Besides my knitting retreats, summer is keeping us plenty busy here at the farm. Gotta make hay and have fun when the sun shines and it's warm in New England. So much to do! I haven't been able to attend as many Farmers Markets as I was in the beginning of the season because of all the cleaning up that needed to be done around our farmhouse. Now that the July weekend is over, I can get back to attending and selling our lamb.
Selling direct to the customer at the Farmers Markets has been really interesting. We get asked all kinds of questions (almost as many as when I teach knitting). Our customers want to know everything about the meat they are buying (how the animals are raised, what they eat, how they are killed). We are happy to share the information because we know that we are raising our animals with care and that even though many of them are going to become meat, that they have lived happy and healthy lives in the outdoors eating grass and moving around freely.
I think it is great that consumers are interested in the source of their meat and what happens to it. So many people just eat a burger and don't think about the animal who died to become their meat, nor the supply chain that brought the meat to the grocery refrigerator section all neatly wrapped in plastic. To say that whole process is complicated, regulated (as it should be), and mammoth would be an understatement. There are a lot of people living in the U.S. (not to mention the entire world) who just want to eat a burger and not think about it. It is not until recently with the publication of many books (listed below) that regular eaters have started to think about the source of their meat and food.
Books on food and meat I recommend:
Omnivore's Dilemna by Michael Pollan
Animal, Vegetable, Miracle by Barbara Kingsolver
Meat: A Kitchen Education by James Peterson
River Cottage Meat Book by Hugh Fearnley-Whittenstall
Good Meat by Deborah Krasner
The largest obstacle to selling our farm raised lamb is that many, many customers have never cooked nor eaten lamb. They honestly don't know what to do with it. I have realized (after a few years) that developing recipes is the key to easier sales. If a customer walks off with a recipe in their hands, they have the confidence to feel like they haven't wasted their money and that they will be able to properly cook our lamb. Some cuts are easier to sell than others. Like lamb chops. Most people are used to looking at beef steaks on a piece of styrofoam at the store so showing them the lamb chops translates easily in their brain. They can visualize a lamb chop on a plate.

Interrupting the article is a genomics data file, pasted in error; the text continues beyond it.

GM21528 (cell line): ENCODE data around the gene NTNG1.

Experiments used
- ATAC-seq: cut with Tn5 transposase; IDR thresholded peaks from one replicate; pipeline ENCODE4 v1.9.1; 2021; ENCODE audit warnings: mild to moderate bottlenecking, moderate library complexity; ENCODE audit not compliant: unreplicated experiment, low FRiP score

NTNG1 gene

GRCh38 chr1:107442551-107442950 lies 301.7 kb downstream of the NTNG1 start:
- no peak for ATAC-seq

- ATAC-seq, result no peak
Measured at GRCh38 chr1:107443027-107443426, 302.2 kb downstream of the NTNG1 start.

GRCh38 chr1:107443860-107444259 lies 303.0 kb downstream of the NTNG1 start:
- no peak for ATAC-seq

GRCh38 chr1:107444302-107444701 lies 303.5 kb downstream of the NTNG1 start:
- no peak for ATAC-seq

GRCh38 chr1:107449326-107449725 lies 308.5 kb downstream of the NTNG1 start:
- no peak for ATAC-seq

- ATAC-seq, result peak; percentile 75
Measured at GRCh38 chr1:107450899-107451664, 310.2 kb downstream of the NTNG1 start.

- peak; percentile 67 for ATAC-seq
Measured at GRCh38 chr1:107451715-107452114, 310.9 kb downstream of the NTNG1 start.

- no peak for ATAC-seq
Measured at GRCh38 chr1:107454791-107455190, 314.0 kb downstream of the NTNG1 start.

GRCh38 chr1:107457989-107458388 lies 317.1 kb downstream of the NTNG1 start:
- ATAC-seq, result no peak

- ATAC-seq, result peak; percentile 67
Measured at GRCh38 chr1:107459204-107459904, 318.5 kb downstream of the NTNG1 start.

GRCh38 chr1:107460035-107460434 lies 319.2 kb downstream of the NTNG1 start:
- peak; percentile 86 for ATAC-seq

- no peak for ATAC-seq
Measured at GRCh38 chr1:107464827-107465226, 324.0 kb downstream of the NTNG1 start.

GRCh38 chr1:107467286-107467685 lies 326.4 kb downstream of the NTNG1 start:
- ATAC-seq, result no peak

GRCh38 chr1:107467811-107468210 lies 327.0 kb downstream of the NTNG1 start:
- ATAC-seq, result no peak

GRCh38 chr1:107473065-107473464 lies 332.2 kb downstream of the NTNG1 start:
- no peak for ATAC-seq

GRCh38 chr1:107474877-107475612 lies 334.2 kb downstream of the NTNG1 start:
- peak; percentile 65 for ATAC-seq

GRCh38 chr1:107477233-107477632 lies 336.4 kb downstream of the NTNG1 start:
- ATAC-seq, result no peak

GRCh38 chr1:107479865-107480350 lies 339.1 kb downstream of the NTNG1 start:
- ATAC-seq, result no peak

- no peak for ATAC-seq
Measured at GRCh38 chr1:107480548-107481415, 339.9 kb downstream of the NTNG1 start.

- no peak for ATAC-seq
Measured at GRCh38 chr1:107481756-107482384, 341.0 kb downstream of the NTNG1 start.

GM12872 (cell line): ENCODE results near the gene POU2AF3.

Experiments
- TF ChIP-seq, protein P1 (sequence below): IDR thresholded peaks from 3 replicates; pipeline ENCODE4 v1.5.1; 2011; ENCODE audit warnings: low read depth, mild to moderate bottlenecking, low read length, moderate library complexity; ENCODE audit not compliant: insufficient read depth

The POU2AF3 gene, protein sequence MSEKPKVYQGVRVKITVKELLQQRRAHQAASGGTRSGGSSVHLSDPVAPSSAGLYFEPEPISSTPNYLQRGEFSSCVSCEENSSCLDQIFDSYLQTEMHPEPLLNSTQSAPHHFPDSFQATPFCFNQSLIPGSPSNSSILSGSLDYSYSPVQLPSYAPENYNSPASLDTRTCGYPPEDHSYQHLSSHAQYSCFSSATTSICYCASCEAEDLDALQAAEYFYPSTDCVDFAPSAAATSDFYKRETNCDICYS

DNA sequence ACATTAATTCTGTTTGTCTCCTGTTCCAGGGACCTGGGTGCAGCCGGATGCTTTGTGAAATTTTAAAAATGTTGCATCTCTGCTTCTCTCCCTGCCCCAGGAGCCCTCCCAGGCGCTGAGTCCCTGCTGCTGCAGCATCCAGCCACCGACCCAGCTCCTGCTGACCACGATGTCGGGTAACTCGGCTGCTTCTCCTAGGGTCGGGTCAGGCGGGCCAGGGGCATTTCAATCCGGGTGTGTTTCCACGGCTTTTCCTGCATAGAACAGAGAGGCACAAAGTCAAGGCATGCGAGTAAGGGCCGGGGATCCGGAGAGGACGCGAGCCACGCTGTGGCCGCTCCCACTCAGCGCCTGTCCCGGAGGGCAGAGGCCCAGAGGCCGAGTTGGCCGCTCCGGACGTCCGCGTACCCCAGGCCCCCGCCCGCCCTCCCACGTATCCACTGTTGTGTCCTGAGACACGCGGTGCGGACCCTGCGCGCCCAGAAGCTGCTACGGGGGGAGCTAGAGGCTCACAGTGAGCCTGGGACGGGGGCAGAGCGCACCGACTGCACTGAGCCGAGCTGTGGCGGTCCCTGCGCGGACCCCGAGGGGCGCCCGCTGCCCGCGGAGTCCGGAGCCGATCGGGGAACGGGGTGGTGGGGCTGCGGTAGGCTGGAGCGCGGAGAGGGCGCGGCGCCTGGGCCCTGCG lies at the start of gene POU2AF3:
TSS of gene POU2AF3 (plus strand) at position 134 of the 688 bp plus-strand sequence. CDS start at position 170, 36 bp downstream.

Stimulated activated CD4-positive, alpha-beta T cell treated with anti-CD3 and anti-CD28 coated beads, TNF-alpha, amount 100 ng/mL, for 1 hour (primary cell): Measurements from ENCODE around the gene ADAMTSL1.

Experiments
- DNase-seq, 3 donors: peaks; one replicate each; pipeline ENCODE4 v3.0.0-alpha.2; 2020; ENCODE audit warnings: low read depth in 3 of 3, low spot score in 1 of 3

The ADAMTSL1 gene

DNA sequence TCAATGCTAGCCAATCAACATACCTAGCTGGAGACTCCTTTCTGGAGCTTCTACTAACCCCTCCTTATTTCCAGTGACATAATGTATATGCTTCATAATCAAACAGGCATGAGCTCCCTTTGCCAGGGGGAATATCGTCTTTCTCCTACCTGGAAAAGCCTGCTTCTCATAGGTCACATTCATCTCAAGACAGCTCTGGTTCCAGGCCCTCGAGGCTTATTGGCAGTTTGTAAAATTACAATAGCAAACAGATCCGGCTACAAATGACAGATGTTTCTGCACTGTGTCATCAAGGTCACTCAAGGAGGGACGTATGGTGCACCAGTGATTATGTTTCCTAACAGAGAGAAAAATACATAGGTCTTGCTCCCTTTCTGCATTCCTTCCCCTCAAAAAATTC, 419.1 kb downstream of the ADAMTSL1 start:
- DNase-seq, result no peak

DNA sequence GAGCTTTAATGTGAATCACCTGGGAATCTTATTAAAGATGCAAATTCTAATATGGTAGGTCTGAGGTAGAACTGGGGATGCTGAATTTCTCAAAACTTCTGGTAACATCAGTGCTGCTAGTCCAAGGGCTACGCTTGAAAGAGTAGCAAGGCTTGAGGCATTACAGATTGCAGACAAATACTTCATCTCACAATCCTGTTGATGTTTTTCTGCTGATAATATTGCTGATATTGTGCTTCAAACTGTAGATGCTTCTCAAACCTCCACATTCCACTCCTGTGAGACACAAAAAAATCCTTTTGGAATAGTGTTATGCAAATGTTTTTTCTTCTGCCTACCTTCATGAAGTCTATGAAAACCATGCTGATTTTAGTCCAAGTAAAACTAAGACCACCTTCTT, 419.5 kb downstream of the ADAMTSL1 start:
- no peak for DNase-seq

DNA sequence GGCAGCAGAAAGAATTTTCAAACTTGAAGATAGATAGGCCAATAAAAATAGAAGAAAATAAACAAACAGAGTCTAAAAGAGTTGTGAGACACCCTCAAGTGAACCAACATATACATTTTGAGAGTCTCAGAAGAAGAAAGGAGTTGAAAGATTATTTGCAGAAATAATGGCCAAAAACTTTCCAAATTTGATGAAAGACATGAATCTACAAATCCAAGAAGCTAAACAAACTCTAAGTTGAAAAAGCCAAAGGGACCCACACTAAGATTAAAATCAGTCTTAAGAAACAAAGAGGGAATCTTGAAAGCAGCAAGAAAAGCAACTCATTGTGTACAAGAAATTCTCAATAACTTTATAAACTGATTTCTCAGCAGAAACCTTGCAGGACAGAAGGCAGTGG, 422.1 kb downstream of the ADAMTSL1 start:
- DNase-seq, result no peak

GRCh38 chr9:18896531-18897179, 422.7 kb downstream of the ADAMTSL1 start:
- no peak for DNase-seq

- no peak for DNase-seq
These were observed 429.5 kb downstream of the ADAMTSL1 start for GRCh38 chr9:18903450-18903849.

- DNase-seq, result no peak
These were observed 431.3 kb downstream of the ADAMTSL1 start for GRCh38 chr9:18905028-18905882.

Our lamb chops are tiny - much tinier than a beef steak - and tinier than western raised lamb chops which come from larger meat breeds of sheep. We slaughter our animals at around 100 lbs. From that 100 pound animal, we receive back around 30 pounds of meat. Isn't that astounding? A live lamb doesn't equate into a lot of product, does it? Each lamb gives us 14 rib chops and 14 loin chops. The chops are the most tender section of the lamb. They run along upper back of the animal. It makes sense that this cut of meat would be the most tender - it doesn't do as much work as the shoulders (the part of the animal that pulls the animal up the hills - hence is has the most connective tissue and is tougher), nor the legs. French meat poster available here.